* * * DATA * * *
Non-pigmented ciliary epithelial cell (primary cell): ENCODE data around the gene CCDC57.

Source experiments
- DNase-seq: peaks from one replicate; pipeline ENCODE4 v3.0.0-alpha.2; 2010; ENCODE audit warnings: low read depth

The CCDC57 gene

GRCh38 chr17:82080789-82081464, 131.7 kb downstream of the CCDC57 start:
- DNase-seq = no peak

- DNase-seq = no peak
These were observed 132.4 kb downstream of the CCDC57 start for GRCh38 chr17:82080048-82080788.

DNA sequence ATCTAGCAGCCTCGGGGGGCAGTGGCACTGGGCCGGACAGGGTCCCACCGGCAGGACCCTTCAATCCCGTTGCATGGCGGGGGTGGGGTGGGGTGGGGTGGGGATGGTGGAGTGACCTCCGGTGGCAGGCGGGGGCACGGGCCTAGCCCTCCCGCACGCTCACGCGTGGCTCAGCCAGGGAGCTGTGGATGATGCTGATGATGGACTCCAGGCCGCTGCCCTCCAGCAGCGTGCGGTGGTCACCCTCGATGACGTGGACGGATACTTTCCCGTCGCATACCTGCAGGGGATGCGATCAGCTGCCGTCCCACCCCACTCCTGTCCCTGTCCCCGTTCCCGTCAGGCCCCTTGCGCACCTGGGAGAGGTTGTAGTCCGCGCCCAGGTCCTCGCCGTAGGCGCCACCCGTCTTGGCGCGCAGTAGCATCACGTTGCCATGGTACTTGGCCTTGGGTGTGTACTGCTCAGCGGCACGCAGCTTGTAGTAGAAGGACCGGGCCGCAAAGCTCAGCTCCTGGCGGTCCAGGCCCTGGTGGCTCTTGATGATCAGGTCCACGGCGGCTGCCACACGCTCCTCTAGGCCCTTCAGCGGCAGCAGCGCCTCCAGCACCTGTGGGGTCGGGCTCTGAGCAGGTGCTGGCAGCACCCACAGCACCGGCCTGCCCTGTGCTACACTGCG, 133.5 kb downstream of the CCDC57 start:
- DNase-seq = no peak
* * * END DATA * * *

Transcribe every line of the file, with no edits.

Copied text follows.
Non-pigmented ciliary epithelial cell (primary cell): ENCODE data around the gene CCDC57.

Source experiments
- DNase-seq: peaks from one replicate; pipeline ENCODE4 v3.0.0-alpha.2; 2010; ENCODE audit warnings: low read depth

The CCDC57 gene

GRCh38 chr17:82080789-82081464, 131.7 kb downstream of the CCDC57 start:
- DNase-seq = no peak

- DNase-seq = no peak
These were observed 132.4 kb downstream of the CCDC57 start for GRCh38 chr17:82080048-82080788.

DNA sequence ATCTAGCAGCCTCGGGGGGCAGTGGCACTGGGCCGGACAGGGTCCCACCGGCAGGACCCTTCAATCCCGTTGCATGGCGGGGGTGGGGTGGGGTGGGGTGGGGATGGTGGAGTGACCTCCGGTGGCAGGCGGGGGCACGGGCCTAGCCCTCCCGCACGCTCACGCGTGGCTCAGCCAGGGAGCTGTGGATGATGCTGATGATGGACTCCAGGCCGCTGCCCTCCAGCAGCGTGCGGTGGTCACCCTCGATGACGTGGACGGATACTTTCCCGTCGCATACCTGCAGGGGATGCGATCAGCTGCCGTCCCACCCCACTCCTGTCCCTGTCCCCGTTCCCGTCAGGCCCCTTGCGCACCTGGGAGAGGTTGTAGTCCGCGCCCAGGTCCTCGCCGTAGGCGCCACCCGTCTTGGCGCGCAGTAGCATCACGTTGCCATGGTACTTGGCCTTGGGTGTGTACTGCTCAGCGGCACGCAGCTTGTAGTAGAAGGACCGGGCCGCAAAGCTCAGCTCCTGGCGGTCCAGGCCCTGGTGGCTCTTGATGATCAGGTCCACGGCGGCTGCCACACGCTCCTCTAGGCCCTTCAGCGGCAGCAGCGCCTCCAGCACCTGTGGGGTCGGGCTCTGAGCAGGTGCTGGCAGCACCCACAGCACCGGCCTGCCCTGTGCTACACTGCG, 133.5 kb downstream of the CCDC57 start:
- DNase-seq = no peak